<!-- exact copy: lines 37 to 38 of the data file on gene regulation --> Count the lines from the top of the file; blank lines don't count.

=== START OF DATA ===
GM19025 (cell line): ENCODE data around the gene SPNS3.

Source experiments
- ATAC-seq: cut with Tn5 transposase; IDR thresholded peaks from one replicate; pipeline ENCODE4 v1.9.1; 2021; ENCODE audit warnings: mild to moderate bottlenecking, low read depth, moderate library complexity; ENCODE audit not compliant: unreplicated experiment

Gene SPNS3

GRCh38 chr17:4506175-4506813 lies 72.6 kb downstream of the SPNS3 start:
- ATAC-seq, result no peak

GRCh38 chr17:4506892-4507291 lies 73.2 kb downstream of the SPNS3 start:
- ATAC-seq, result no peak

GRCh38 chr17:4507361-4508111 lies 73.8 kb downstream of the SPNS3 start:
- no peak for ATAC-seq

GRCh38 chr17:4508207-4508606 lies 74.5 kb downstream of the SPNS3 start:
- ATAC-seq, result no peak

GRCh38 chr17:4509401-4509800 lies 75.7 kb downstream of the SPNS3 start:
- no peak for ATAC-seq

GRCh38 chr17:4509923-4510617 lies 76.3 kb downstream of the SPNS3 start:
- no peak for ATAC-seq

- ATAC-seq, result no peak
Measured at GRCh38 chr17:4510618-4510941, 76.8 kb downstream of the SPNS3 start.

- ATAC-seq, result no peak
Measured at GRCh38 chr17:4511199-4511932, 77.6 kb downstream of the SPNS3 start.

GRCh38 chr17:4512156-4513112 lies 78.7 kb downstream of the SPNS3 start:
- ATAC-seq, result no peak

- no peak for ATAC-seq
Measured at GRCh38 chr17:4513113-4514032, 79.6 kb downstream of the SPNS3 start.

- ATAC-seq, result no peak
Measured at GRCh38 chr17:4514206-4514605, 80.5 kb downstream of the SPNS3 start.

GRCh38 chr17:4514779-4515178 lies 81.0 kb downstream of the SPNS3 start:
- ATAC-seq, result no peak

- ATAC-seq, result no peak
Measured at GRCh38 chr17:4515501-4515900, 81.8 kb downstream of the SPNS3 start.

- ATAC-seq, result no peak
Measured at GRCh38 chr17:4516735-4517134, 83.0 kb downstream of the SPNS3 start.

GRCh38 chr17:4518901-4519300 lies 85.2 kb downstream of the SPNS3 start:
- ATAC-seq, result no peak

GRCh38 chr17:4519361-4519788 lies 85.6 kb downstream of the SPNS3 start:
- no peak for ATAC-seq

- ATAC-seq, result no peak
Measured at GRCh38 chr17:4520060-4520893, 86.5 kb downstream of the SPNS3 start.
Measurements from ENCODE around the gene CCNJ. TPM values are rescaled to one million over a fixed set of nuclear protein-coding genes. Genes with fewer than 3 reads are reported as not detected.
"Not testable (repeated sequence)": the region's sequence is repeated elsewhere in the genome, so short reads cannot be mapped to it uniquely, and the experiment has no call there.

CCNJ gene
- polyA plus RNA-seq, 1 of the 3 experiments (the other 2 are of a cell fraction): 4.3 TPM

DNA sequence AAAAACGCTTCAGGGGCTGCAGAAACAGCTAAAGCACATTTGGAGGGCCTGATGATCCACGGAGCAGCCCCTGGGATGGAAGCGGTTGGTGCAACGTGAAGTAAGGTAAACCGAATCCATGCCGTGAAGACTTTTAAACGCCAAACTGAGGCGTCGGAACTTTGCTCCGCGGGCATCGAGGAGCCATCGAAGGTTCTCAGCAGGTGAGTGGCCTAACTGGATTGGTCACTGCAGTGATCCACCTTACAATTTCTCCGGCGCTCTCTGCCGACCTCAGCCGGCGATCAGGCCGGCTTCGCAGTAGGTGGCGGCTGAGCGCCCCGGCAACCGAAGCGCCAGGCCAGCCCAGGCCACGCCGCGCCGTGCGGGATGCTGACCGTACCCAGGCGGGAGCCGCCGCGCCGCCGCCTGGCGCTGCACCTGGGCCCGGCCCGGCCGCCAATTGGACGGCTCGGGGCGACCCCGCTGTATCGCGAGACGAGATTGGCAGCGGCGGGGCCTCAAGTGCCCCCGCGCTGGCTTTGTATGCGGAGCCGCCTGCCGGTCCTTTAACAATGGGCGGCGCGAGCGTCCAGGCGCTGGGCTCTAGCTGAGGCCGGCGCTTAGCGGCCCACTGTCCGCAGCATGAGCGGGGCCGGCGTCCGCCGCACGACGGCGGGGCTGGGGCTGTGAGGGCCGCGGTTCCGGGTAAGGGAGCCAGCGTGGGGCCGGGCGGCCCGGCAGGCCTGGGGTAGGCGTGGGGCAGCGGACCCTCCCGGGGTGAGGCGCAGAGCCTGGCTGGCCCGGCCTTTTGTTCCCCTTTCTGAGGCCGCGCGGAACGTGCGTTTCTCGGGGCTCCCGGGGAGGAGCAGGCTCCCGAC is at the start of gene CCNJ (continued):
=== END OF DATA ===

- ATAC-seq, result no peak
Measured at GRCh38 chr17:4520060-4520893, 86.5 kb downstream of the SPNS3 start.